Monday, 28 July 2008

More Trouble Ignite for Bush’s ESC Lines

US Researchers may abandon several of the approved embryonic stem cell lines Monday, 28 July 2008 Leading US research institutions may stop studying several federally fundable embryonic stem cell lines due to potential ethical problems surrounding the creation of the lines. The Chronicle of Higher Education today (July 28) report that Stanford and Johns Hopkins Universities, and the California Institute for Regenerative Medicine (CIRM) are considering halting or have halted research on five of the 21 human stem cell lines approved by the Bush Administration to receive federal funding. The background is that the University of Wisconsin bioethicist Robert Streiffer called the five lines into question in an article he wrote in the May-June issue of the Hastings Center Report. In the article, Streiffer argue that some embryonic stem cell donors were improperly informed before donating their cells. For example, Streiffer wrote that in at least one case, the consent forms that donors signed "states that the project in which the embryo donors were participating was limited to developing a technique for longer-term cultivation of embryonic cells, and that after the study was completed all the cells would be destroyed." In light of the ethical problems, Streiffer called for the Bush Administration's restrictions on embryonic stem cell research funding to be overturned. According to The Chronicle story, citing a report by the Center for American Progress, expert panels at Johns Hopkins and Stanford have already decided to stop research on the five contested cell lines, but officials at Stanford told The Chronicle that the report was "inaccurate" and that the no final decision has yet been made. A spokesman from CIRM told The Chronicle that the institute is deciding whether or not to refer the issue to its ethics board. See also: Where did the stem cells go? ......... ZenMaster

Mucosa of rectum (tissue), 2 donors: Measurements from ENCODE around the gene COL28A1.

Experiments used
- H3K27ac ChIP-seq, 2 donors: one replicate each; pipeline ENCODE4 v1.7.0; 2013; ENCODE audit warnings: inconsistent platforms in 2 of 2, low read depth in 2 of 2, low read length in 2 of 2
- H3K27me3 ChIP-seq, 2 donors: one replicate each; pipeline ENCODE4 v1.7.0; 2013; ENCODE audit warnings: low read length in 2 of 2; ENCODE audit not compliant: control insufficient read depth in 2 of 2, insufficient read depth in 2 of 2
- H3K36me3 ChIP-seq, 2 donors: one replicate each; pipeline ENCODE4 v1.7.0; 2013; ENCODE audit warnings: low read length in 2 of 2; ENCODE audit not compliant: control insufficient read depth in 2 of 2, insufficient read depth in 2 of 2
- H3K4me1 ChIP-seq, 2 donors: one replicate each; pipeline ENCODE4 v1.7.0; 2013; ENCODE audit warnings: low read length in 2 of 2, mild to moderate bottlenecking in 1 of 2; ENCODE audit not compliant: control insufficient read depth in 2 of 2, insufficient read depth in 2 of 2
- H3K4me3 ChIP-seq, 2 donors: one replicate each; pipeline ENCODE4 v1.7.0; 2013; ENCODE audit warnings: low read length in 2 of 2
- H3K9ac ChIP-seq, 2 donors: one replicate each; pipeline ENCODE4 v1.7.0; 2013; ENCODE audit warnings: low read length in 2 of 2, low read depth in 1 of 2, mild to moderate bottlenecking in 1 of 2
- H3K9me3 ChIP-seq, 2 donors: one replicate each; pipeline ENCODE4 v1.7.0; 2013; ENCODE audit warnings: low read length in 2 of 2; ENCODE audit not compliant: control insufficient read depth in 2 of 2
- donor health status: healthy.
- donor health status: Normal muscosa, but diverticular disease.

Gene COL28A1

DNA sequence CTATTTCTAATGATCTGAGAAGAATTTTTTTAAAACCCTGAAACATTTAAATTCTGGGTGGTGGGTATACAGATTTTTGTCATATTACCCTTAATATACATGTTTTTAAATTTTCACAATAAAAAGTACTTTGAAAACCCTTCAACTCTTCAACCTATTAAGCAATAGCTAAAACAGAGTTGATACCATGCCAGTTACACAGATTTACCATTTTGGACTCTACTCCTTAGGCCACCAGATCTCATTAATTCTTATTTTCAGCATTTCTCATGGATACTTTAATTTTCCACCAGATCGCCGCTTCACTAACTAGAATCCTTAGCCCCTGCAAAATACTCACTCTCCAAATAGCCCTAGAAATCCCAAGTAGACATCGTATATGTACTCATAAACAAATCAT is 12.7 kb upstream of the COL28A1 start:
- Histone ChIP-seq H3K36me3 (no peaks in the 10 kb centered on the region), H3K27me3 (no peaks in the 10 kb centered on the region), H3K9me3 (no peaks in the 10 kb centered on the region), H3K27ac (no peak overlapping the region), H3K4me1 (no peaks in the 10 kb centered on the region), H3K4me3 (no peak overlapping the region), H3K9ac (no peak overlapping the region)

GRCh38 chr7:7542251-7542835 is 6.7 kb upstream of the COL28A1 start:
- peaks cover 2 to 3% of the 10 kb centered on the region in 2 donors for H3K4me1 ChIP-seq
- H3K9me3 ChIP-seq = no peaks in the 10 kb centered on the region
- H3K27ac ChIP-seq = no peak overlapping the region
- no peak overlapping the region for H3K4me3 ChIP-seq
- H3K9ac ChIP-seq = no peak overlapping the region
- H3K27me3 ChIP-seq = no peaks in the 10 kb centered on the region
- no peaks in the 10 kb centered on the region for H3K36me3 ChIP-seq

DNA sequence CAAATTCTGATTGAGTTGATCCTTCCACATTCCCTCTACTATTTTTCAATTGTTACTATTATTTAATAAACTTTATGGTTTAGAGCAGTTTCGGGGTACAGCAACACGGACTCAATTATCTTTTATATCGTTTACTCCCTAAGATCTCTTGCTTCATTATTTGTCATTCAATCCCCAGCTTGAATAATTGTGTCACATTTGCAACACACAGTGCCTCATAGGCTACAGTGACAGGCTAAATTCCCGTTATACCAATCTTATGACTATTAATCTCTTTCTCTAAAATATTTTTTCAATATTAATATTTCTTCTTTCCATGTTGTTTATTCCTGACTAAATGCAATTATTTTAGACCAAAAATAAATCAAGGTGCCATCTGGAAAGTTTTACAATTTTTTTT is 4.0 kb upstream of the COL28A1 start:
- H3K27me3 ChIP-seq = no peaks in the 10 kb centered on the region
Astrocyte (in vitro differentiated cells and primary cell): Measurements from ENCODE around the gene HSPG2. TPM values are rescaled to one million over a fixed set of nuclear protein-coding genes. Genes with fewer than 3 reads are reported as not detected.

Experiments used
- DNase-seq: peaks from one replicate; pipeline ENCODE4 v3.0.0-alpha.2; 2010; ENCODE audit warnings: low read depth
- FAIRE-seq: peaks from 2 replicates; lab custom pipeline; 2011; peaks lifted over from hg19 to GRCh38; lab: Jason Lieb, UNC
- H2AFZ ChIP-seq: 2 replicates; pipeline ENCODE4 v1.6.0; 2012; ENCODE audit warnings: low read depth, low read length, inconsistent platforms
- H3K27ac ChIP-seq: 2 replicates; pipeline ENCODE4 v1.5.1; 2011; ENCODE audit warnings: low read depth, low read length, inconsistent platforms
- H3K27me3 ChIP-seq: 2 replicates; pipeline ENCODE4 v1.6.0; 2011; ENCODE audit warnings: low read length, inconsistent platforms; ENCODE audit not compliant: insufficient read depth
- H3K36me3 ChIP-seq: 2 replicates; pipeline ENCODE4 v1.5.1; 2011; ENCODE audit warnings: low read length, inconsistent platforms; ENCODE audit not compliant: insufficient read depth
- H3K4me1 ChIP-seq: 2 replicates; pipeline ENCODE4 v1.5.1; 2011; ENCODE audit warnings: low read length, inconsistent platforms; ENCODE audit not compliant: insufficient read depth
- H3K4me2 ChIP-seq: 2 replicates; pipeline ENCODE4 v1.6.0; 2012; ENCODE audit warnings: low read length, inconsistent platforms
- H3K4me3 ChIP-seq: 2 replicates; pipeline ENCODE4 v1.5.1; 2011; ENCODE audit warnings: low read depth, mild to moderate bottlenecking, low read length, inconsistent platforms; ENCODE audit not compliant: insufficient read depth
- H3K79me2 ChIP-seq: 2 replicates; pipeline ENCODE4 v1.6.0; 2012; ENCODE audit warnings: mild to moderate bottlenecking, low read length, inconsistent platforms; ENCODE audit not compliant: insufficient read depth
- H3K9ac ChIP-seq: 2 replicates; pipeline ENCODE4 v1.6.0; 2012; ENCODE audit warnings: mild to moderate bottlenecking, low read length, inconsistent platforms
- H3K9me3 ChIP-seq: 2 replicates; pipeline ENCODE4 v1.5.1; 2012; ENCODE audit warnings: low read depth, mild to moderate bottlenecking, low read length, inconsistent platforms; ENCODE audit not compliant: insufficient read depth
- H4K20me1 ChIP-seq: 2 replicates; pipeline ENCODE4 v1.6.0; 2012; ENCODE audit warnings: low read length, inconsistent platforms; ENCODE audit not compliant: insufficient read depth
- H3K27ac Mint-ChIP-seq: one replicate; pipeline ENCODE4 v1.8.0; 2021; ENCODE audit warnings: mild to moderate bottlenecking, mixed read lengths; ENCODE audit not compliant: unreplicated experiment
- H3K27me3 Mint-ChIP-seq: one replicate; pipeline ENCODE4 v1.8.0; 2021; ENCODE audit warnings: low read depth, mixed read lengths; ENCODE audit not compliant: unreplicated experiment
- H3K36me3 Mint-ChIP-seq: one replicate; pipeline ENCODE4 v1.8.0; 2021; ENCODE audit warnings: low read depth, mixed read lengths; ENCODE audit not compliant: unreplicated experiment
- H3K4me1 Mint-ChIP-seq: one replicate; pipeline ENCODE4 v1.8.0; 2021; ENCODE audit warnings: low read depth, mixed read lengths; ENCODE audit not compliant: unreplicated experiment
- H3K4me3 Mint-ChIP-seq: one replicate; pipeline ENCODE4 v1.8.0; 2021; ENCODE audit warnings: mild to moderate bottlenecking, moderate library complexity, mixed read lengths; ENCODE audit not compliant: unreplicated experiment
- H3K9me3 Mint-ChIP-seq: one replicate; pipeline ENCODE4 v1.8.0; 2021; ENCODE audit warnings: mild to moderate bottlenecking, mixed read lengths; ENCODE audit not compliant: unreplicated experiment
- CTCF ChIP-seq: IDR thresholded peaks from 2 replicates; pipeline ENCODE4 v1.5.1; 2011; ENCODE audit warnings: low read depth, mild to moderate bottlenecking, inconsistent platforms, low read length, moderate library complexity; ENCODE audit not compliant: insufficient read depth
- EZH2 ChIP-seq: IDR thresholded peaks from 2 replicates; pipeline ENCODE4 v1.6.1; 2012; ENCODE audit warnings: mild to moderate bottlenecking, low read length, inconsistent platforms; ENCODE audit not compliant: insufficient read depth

For more on stem cells and cloning, go to CellNEWS at http://cellnews-blog.blogspot.com/ and http://www.geocities.com/giantfideli/index.html

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